The Borrower Defense Pothole That Will Swallow Many Trying to Forgive Student Loans

The Federal Trade Commission recently put out advice advising student not to pay for help in submitting a claim to have all of their federal student loans forgiven due to fraud. This fraud issue is one where many people could actually have all of their federal student loans forgiven. See my recent article on this here, here, here and here.

Right now the Department of Education has a page on their website that shows what the average student loan debtor will have to do to apply to have their loans forgiven due to school fraud.

The items needed for a claim are apparent, innocent, and simple, until you get to the last bullet point. And this is where people are going to scupper their chances of getting their loans forgiven and drive up their student loan balances.

To make a request to have federal student loans forgiven under the borrower defense claim process you must demonstrate how the school violated state law. I have little confidence the average person is going to have the skills, knowledge, and experience to research what specific state laws apply in their situation.

The Department of Education says when it comes to how a borrower was defrauded then they want at least the following information:

  • The state and applicable law or cause of action (if available)
  • Specific acts (including failures to act) of alleged misconduct by the school
  • How the alleged misconduct affected the borrower’s decision to attend the school and take out a loan to pay to attend the school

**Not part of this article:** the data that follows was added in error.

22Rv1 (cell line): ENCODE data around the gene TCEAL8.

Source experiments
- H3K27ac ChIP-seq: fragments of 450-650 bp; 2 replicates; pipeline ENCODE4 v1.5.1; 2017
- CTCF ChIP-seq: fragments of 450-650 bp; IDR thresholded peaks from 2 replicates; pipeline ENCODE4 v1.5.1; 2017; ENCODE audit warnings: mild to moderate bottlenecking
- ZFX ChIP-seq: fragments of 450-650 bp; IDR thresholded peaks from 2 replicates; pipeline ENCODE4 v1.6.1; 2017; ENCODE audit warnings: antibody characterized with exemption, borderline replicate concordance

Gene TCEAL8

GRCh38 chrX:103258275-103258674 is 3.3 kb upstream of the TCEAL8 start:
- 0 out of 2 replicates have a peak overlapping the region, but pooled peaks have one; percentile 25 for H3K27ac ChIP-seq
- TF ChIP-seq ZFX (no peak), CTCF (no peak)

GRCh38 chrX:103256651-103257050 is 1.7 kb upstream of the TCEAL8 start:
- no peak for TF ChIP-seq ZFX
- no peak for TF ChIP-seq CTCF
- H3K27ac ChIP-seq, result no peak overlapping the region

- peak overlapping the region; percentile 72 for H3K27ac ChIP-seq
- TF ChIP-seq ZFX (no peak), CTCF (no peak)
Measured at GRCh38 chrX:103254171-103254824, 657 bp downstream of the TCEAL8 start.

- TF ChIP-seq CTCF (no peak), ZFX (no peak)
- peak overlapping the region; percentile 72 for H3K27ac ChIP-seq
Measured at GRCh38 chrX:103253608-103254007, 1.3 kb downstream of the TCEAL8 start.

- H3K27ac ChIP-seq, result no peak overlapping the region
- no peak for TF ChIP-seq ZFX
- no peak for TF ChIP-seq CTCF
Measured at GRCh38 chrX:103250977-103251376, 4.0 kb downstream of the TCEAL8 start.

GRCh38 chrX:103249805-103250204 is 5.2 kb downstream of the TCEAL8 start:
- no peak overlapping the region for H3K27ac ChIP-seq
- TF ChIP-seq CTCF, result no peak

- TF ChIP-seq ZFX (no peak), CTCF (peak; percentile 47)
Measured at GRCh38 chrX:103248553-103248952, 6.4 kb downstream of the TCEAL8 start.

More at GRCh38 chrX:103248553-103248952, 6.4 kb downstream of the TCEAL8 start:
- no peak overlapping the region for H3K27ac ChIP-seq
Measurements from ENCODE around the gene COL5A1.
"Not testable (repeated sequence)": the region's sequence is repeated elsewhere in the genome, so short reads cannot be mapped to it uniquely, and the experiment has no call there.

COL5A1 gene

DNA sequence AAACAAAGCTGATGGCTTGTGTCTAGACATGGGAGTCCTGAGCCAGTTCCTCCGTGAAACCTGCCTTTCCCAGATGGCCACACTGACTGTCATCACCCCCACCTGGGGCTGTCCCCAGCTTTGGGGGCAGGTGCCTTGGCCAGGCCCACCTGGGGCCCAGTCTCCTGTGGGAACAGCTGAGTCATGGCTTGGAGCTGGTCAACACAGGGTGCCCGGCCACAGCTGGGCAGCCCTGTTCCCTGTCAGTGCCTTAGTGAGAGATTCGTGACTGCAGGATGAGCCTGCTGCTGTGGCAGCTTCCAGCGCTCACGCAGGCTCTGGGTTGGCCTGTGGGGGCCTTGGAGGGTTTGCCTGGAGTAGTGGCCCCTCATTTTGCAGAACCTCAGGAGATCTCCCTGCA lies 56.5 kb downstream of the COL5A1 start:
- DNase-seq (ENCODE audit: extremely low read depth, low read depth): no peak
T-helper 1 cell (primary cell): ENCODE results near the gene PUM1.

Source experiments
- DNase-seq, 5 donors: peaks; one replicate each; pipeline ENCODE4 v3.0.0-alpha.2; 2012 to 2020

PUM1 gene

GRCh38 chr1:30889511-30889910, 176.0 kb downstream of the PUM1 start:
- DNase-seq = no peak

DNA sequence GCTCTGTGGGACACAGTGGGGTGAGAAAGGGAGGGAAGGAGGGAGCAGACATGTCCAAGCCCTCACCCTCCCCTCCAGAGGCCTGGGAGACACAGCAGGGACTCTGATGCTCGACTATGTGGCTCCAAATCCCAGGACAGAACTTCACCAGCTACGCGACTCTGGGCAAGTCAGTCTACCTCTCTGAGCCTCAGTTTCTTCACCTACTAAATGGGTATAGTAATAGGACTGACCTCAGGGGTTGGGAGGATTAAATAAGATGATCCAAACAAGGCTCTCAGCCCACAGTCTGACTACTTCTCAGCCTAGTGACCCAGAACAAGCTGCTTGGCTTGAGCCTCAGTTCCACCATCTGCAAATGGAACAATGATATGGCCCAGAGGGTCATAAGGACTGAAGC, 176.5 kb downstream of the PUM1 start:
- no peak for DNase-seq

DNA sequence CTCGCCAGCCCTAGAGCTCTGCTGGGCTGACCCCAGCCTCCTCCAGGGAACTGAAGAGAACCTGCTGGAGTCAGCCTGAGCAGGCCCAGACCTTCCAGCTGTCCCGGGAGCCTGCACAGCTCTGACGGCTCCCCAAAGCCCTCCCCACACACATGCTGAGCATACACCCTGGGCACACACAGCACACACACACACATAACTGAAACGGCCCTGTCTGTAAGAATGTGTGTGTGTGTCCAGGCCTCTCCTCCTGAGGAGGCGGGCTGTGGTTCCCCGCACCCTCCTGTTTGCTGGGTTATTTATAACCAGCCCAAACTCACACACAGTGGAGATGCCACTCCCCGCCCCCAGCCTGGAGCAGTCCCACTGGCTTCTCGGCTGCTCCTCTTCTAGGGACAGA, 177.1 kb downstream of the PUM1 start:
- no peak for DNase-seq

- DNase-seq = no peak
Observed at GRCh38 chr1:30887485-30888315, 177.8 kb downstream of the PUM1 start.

• The injury suffered by the borrower as a result of the school’s alleged misconduct
  • Any other supporting information that would help the U.S. Department of Education review the borrower’s claim

I predict masses of these borrower defense claims will be submitted. And here is where the big financial damage can occur to the individuals submitting poorly researched claims. When a claim is submitted the borrower “can have their federal loans placed into forbearance or stopped collections if those loans are owned by the U.S. Department of Education (ED) and are being serviced by a federal loan servicer (or defaulted and serviced by a private collection agency).”

See also  Federal School Code List 1996-1997

But while the poorly researched and documented claim is winding it’s way though the review process and the loan is in forbearance, interest will continue to accrue on the loan balance and if the claim is eventually not accepted then the amount the borrower owes, will be higher than when they began.

Borrower defense claims can be a good tool when researched and documented professionally by an expert in this like Damon Day or Michael Bovee, or when prepared by an attorney who is licensed in your state. But if the claim is not reasonable or properly documented then financial harm may be the byproduct.


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Steve Rhode is the Get Out of Debt Guy and has been helping good people with bad debt problems since 1994. You can learn more about Steve, here.
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